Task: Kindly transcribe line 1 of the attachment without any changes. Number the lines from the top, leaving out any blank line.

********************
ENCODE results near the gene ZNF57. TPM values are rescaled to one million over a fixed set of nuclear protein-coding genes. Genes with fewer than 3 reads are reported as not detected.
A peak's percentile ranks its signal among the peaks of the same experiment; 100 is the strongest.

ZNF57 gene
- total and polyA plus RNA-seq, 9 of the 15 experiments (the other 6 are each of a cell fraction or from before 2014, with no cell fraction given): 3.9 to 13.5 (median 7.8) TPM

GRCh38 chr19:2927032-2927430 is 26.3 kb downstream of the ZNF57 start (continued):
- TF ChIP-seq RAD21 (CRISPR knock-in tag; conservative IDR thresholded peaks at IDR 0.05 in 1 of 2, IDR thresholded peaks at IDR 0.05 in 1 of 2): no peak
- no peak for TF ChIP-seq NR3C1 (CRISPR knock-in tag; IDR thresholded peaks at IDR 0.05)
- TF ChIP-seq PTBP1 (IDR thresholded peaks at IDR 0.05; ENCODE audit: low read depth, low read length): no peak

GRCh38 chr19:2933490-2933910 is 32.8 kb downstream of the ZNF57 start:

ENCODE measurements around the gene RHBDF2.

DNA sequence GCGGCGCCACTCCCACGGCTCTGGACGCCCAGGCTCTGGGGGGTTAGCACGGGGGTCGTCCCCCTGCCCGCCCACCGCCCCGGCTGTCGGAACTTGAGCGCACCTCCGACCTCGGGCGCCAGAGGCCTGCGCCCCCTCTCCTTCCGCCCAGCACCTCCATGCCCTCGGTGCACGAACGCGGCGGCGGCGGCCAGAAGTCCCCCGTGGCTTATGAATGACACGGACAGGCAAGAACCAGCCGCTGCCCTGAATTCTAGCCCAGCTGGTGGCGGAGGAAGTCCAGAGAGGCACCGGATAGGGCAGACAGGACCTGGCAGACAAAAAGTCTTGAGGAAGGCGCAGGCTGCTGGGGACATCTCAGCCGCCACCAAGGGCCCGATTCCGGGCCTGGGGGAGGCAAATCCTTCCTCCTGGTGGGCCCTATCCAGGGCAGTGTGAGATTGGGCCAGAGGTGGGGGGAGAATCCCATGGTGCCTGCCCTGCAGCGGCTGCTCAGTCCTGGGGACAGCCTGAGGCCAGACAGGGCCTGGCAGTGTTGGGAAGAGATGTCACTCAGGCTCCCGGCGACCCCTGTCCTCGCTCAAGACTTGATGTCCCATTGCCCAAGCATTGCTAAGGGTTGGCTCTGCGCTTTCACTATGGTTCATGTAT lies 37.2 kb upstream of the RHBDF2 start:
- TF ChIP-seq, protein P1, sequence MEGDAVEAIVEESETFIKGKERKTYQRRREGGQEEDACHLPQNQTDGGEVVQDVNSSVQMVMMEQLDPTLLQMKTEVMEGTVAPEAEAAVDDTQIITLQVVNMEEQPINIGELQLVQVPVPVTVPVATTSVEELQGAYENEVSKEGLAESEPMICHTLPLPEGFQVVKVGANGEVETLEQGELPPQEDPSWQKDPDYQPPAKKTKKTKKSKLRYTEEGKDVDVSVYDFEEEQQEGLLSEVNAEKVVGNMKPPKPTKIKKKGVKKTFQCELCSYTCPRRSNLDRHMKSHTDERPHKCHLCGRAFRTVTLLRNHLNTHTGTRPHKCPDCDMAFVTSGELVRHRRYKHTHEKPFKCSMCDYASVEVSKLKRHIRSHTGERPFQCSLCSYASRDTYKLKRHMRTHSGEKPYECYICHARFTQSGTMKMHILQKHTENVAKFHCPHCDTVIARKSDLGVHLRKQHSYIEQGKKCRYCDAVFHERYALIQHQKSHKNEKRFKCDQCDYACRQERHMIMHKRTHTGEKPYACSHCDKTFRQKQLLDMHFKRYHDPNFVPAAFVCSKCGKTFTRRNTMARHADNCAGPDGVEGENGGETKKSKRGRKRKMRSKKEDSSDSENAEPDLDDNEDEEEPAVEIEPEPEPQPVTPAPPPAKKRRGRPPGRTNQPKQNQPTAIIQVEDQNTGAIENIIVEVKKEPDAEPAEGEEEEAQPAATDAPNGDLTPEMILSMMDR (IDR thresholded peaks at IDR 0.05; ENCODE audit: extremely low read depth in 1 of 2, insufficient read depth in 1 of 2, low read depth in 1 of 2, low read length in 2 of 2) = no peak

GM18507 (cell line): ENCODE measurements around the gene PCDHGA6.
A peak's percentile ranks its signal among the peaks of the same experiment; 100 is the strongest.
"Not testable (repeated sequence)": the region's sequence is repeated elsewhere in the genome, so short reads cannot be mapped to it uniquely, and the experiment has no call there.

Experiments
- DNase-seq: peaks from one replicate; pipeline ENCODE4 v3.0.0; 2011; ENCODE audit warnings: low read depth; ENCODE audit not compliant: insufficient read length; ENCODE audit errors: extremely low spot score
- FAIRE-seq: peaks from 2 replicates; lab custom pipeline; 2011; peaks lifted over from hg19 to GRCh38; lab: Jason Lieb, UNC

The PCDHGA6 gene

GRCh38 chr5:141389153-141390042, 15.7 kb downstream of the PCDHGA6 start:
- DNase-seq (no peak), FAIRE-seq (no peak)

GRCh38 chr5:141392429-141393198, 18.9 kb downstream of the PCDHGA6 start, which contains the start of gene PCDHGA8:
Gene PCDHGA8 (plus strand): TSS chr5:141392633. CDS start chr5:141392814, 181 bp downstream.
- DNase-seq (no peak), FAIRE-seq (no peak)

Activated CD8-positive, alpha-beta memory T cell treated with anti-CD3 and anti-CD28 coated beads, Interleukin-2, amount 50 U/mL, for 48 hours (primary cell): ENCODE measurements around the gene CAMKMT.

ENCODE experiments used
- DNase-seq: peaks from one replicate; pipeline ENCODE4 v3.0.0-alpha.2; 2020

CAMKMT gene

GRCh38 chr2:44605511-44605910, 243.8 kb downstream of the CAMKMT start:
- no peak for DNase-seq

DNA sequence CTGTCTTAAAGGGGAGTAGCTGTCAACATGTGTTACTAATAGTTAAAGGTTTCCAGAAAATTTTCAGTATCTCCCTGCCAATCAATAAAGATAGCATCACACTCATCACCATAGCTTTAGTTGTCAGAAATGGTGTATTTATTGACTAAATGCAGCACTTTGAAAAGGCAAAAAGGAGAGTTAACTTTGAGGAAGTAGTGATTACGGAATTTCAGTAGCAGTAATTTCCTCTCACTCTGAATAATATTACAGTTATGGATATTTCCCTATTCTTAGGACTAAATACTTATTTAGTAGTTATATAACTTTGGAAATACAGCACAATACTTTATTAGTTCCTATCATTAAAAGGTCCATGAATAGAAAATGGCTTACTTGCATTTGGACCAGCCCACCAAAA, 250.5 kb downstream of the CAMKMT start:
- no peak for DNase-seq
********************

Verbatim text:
ENCODE results near the gene ZNF57. TPM values are rescaled to one million over a fixed set of nuclear protein-coding genes. Genes with fewer than 3 reads are reported as not detected.